A handful of San Jose State students, along with dozens elsewhere, are almost joyfully forgoing winter break to shepherd bewildered high school seniors through the application process.

The volunteers are part of Strive for College, a growing nonprofit group that pairs college students with high schoolers, most who are the first in their families to attend college. The volunteers help the struggling high school students navigate the formidable maze of applications, letters of recommendation, test-score reporting, scholarship and financial aid forms.

Julia Rodriguez, 22, of Union City, is in her second year of volunteering with Strive. Her reason is simple: “I didn’t want any other student to go through what I went through.” Four years ago, Rodriguez was accepted to four University of California campuses, but she couldn’t attend any because her family couldn’t afford them, and she wasn’t put in touch with anyone who could help. Instead, she’s living at home, attending San Jose State and still paying full tuition.

One of the students she mentors is Luis Jose Hernandez, 17, who hopes to study mechanical engineering and design alternative power for engines. He’s depending on Strive to help him get his applications in to universities in Los Angeles, New York and Kentucky. “If I hadn’t been in Strive, I would have been lost,” he said. Instead, his mentor was on top of things.

Hernandez is one of 34 students at Del Mar High School in San Jose matched with a San Jose State mentor. They’ve met once a week since last winter, initially to make sure they were on track for college, signing up to take entrance examinations and looking at universities.

“It helps us out tremendously,” said Richard Mendoza, a counselor at Del Mar, where the two full-time counselors each handle 580 students. Del Mar, part of the Campbell Union High School District, has no college and career center. While counselors do their best to talk to classes about college preparation, things get a little overwhelming. Juniors and seniors have to take the initiative to ask. And, Mendoza said, “freshmen and sophomores get left in the dark because of lack of time.”

The deadlines, requirements, prerequisites and tremendous costs of college can be overwhelming. As a result, when talking with even good students, Mendoza said, “they don’t think they can afford to go to college.”

Without Strive, they just wouldn’t bother. “It was too much to think about,” said Nayeli Manrique, 17.

Strive is the brainchild of Michael Carter, a San Jose native who founded the group while attending Washington University in St. Louis. As a student at Prospect High in Saratoga, Carter enjoyed the application experience so much that he applied to 24 colleges. He was accepted at 23 and was on a waiting list for one. But he realized that most high school students weren’t like him.

So as part of a community-service program at Washington University, he founded a nonprofit that taps into college students’ expertise and enthusiasm to help low-income students. In four years, Strive has grown to seven chapters at campuses ranging from the Claremont Colleges in Southern California to the University of North Carolina. Soon to come are Vanderbilt and Cal State University campuses from Monterey Bay to San Marcos.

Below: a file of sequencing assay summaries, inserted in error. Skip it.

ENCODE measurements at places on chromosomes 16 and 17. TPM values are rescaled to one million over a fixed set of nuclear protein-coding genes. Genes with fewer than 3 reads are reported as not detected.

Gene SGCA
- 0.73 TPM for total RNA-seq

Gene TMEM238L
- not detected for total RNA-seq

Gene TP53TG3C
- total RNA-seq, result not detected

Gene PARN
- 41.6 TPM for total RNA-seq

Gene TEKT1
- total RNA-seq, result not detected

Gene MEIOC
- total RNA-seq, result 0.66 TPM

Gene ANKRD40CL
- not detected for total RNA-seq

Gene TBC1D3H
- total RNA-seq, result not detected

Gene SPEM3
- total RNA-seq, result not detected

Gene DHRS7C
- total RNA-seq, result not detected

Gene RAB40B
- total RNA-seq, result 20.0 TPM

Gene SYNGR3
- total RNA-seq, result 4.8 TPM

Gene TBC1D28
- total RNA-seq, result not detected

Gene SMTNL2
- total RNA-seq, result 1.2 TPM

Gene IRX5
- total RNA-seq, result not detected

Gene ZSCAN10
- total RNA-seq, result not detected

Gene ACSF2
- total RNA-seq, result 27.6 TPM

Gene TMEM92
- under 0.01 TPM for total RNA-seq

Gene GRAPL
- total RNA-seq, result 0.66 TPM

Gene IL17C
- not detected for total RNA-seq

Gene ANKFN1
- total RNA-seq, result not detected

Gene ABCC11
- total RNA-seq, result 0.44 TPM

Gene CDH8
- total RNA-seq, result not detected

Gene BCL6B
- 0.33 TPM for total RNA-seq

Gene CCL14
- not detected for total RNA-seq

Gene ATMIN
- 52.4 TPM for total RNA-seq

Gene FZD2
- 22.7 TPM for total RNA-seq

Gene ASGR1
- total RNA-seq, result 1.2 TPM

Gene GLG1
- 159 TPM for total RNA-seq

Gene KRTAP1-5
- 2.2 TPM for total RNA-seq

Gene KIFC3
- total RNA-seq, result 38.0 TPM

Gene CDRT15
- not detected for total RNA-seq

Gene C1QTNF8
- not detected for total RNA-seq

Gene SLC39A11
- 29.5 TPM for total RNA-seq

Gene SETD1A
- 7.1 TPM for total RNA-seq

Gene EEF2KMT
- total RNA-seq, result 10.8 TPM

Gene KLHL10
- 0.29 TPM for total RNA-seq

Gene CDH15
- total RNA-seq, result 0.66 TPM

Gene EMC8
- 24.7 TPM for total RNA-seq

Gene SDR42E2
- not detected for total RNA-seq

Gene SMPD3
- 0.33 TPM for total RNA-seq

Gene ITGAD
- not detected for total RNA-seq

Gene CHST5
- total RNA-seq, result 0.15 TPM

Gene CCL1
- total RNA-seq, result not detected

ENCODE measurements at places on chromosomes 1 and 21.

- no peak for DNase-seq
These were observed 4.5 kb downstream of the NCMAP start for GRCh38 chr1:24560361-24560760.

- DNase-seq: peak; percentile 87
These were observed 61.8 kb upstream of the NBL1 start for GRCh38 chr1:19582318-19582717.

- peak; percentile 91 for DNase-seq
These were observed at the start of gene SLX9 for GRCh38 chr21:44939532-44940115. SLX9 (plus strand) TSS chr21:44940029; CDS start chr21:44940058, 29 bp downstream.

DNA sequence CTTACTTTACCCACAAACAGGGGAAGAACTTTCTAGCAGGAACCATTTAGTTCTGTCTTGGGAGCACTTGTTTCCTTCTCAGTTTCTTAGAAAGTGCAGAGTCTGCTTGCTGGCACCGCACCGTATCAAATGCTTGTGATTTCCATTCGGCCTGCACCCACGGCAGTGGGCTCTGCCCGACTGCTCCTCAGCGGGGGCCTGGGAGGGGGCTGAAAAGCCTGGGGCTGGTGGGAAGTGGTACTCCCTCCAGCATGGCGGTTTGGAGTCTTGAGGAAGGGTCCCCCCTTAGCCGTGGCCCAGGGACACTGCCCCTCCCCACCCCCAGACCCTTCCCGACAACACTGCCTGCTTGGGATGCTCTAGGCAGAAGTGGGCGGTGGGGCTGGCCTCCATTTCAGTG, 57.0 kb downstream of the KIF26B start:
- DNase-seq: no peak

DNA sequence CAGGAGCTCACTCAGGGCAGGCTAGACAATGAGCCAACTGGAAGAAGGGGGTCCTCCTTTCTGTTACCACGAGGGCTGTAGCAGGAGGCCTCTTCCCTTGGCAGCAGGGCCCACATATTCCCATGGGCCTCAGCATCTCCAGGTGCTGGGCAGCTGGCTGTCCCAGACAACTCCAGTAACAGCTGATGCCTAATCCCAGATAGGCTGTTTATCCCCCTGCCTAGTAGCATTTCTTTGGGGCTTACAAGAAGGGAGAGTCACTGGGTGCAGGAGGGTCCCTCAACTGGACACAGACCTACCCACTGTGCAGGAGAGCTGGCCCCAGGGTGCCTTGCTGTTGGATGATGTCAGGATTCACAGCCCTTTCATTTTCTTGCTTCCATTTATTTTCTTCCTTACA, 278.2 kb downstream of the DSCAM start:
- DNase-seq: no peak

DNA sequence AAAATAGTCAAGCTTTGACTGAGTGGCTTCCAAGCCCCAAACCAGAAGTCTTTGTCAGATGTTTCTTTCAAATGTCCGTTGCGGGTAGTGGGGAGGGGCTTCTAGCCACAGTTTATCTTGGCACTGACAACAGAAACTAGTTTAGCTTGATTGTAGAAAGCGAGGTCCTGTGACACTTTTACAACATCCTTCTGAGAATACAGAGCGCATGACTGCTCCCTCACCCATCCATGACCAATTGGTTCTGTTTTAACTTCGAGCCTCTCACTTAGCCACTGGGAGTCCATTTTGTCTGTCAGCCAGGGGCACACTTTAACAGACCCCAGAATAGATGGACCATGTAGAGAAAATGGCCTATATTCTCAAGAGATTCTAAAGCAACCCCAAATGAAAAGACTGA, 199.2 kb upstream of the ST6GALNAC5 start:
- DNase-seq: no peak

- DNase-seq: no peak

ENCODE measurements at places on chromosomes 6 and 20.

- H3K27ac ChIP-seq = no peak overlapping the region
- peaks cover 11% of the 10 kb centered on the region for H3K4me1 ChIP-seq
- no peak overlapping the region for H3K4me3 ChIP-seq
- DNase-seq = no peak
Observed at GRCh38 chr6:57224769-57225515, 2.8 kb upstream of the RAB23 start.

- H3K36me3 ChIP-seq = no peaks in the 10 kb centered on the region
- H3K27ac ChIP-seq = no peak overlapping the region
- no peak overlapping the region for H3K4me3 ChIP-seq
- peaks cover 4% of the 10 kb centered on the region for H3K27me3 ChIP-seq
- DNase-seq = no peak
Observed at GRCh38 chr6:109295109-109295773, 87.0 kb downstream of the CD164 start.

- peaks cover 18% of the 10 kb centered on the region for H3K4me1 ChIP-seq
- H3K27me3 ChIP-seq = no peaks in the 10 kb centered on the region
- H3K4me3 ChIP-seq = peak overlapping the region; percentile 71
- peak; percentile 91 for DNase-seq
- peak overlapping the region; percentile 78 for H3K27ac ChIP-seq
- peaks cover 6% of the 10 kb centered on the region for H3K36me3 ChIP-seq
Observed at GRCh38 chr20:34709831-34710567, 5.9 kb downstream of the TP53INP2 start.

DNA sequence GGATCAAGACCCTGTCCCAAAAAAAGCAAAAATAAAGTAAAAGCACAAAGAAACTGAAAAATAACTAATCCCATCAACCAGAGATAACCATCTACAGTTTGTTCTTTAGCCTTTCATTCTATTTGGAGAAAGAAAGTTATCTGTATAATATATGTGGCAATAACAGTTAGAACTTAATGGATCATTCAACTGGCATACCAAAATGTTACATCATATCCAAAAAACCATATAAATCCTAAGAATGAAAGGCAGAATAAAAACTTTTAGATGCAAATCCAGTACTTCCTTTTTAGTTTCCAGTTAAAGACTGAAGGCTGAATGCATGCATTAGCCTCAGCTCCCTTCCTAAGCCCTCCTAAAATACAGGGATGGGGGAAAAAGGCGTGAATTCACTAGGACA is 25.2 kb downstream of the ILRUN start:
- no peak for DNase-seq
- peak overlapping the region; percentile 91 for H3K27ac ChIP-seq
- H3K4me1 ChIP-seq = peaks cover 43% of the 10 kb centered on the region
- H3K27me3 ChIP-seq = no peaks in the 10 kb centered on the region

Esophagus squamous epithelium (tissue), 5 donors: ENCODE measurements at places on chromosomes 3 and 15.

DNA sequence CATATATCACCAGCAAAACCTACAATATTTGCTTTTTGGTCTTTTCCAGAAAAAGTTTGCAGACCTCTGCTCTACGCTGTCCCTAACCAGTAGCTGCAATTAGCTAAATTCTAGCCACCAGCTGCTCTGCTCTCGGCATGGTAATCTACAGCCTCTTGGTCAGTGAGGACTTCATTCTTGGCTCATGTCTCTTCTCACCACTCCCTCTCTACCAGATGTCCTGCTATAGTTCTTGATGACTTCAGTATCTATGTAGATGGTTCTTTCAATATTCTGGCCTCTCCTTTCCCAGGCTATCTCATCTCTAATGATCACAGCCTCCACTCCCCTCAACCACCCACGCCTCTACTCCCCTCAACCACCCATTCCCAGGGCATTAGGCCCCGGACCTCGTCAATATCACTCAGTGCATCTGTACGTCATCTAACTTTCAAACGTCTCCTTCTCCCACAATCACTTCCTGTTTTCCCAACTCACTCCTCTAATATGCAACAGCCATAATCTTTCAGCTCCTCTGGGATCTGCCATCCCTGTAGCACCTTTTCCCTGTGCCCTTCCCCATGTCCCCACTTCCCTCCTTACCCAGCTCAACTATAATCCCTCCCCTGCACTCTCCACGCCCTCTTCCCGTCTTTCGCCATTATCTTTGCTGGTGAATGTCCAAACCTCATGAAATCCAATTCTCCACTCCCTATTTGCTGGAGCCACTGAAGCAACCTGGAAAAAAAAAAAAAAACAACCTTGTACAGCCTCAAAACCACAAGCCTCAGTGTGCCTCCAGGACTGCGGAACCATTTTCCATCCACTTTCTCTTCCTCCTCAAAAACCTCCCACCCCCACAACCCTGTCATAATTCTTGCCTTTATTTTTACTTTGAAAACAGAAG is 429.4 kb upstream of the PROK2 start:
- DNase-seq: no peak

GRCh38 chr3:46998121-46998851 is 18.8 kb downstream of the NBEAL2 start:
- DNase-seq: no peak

Strive chapters’ regular meetings are winding up, as students have finished applications to California’s public universities. Of the 34 in Del Mar’s Strive program, 25 have applied to four-year colleges, eight plan to attend community college and one may return to the family home in Australia, Mendoza said.

But while college students may know the application process up and down, the Strive program is not as strong on the financing end. Of the 38 students in last year’s Del Mar Strive class, more than three-quarters were accepted to four-year universities. But only 52 percent of the class enrolled. Those who didn’t, Mendoza said, were either undocumented and not eligible for federal or state aid — although California’s Dream Act will change that next year — and the rest simply couldn’t afford a university price tag.

Del Mar will welcome the Strive Class of 2013 next month. But first, those in the Class of 2012 targeting private or out-of-state schools need to get their applications in. “I know they have school and social life and sports,” mentor Julia Rodriguez said, “so I have to remind and push them. They do respond.”

SJSU in the News: Women CSU Student Outnumber Men

Reversing the gender gap: Women surpass men at CSU

Originally posted by the San Jose Mercury News Dec. 19, 2011.

By Lisa M. Krieger

Women are leapfrogging men into the classroom at the nation’s largest university system, redefining the gender gap on California State University campuses in a startling way.

About six out of 10 CSU graduates last spring were female — a complete reversal over the past four decades. Some campuses, like Dominguez Hills and Stanislaus, have almost twice as many women as men, feeling eerily like women’s colleges.

The trend is so pronounced that last month Cal State East Bay held a special one-day “Male Initiative” conference for young minority men, funded by the Bill and Melinda Gates Foundation.

Women are pouring into college at elevated rates all over the country — not only at two- and four-year schools, but also into professional and graduate programs. The profound shift comes two decades after educators issued an alarming report entitled “How Schools Shortchange Girls.”